What a promise! It works like a supercharged convection oven. Load the fry basket, mist with oil, pop the basket into the fryer’s inner chamber, and turn the dial. Inside, the oil is circulated in hot air at high speed. For our first experiment with the air fryer, my roommate and I loaded a bag of pre-cooked, frozen tater tots. We poured them into the basket, turned the dial, and waited as the fan’s fryer emitted a loud, gravelly hum.

The experts will tell you an air fryer is not a worthwhile purchase. First of all, you don’t reap the health benefits if you throw in convenience foods. If you use foods that have already been cooked, like frozen tater tots, you’re essentially just re-heating (and adding more oil to) fatty foods. Even WIRED’s own reviewer, Joe Ray, advised against buying an air fryer. He tried air-fried baked potatoes, shrimp skewers, and a whole chicken—all to disappointing results. Better to enjoy true fried food occasionally, he wrote, before concluding: “The rare dose of perfection is far better than the constant drip of mediocrity.”

This is all true. But what makes air fryers so exhilarating has nothing to do with how they make fried food healthier and everything to do with how they make unhealthy food easier to get. In the months that followed the arrival of the air fryer, I experimented with air frying all manner of food with little to negative nutritional value. Got a hankering for chicken nuggets shaped like dinosaurs? Zap! Cheesy mashed potato pancakes? Fire up that air fryer! A few nights ago, my roommate had the idea to toss in chopped-up Spam. When she drew it out, the kitchen instantly smelled like childhood Saturday mornings when my dad cooked Spam fried rice.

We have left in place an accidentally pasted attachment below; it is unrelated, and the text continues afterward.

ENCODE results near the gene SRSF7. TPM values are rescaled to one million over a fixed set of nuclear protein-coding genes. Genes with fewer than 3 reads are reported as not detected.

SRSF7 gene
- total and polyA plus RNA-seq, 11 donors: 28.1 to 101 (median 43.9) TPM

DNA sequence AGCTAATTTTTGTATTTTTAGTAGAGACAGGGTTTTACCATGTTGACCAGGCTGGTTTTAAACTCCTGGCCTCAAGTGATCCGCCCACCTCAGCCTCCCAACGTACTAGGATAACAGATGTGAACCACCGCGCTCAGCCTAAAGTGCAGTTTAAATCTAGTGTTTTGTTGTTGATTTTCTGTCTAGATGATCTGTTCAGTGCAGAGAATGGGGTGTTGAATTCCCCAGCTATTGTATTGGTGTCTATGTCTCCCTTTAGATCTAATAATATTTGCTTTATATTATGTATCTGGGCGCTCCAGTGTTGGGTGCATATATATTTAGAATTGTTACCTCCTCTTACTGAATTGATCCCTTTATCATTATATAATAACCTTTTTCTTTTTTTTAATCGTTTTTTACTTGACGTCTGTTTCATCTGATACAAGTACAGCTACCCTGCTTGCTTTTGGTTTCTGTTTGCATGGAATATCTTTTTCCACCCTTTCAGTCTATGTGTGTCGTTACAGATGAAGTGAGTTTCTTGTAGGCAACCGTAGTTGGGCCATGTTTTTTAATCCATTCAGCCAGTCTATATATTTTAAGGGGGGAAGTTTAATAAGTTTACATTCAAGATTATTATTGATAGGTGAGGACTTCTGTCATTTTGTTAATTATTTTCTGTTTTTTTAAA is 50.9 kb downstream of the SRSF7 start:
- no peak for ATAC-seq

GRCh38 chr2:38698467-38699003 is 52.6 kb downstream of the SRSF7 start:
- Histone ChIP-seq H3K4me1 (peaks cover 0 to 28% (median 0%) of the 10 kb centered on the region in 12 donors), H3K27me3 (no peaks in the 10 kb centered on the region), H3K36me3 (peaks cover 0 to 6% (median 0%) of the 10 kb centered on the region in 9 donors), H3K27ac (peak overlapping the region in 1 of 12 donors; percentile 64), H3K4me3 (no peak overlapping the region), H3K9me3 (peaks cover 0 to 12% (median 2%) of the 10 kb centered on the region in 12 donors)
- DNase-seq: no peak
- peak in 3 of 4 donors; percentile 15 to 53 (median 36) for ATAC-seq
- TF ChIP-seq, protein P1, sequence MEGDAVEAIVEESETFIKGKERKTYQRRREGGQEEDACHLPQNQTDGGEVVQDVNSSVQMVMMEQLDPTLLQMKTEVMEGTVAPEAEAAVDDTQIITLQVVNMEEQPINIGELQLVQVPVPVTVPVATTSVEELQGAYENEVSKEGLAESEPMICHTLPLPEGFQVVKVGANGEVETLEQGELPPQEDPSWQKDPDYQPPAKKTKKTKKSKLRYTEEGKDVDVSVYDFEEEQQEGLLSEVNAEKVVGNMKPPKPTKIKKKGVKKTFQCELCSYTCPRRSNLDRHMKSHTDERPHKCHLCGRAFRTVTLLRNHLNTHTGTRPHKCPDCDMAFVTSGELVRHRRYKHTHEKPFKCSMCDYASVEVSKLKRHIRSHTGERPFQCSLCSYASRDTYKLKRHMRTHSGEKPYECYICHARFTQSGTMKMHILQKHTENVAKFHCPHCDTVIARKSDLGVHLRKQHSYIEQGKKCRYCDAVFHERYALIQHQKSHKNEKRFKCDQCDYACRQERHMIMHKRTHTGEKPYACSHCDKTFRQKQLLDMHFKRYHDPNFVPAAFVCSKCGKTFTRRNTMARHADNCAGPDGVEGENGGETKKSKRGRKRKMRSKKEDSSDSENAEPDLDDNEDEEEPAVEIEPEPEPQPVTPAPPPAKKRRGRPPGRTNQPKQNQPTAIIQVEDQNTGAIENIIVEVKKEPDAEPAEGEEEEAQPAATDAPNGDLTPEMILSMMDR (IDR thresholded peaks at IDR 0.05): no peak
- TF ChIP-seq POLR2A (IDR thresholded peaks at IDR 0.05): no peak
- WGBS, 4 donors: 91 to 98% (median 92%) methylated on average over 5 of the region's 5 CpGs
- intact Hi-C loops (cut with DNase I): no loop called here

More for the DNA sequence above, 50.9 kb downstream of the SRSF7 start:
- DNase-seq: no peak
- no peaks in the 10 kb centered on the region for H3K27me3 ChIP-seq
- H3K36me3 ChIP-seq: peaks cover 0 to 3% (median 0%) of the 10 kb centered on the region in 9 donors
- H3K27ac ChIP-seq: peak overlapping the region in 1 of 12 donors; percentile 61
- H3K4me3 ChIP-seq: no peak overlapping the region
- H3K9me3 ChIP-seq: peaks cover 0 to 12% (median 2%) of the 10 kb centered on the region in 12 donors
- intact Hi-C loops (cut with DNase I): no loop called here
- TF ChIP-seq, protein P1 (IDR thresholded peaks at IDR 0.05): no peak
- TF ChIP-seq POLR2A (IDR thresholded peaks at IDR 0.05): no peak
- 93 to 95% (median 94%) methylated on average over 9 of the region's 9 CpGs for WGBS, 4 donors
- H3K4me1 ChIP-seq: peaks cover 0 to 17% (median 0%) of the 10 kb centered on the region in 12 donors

In my entire adult life, I have never felt more extravagant than I have with my air fryer. Its tiny fry basket—deeply inefficient, given how much space the air fryer takes on the counter—is perfectly suited for single servings. When you can satisfy your snack lust in less time than it takes to preheat the oven, there’s no time to reconsider healthier options. Sure, you could zap your nuggets in the microwave just as effectively, but would they be as crispy on the edges, or as golden? Why would you stick to the healthier option anyway? When you think of the din of diet fads that shun indulgence, the air fryer’s inexplicably loud drone becomes a defiant roar of “I’ll eat whatever the hell I want, when I want!” as it churns out tater tots at my command.

Comfort food is popularly associated with this kind of fried, fatty fare—food not to sate your hunger, but your emotional needs. Herman Melville famously wrote, in Moby Dick, of a bowl of chowder on a frigid night: “[A] warm savory steam from the kitchen served to belie the apparently cheerless prospect before us. But when that smoking chowder came in, the mystery was delightfully explained… It was made of small juicy clams, scarcely bigger than hazel nuts, mixed with pounded ship biscuit, and salted pork cut up into little flakes; the whole enriched with butter, and plentifully seasoned with pepper and salt.”

“Comfort food is something that simulates the need for interaction,” says Jordan Troisi, a psychologist at Sewanee University of the South who has devoted his career to defining comfort food. The “comfort,” his research argues, comes not from a food’s nutritional value (or lack thereof) but from the associations the eater makes between food and relationships. Clam chowder tastes good, but it also gives solace to weary sailors. The most evocative comfort foods, Troisi says, are associated with family traditions and celebrations. Air fryers make it remarkably easy for an at-best-mediocre cook (that’s me) to make family recipes: Hunks of pork belly cooked in a saucepan and thrown into the air fryer taste like lechon kawali, the deep-fried Filipino pork belly that reminds me of Christmas at my grandma’s house.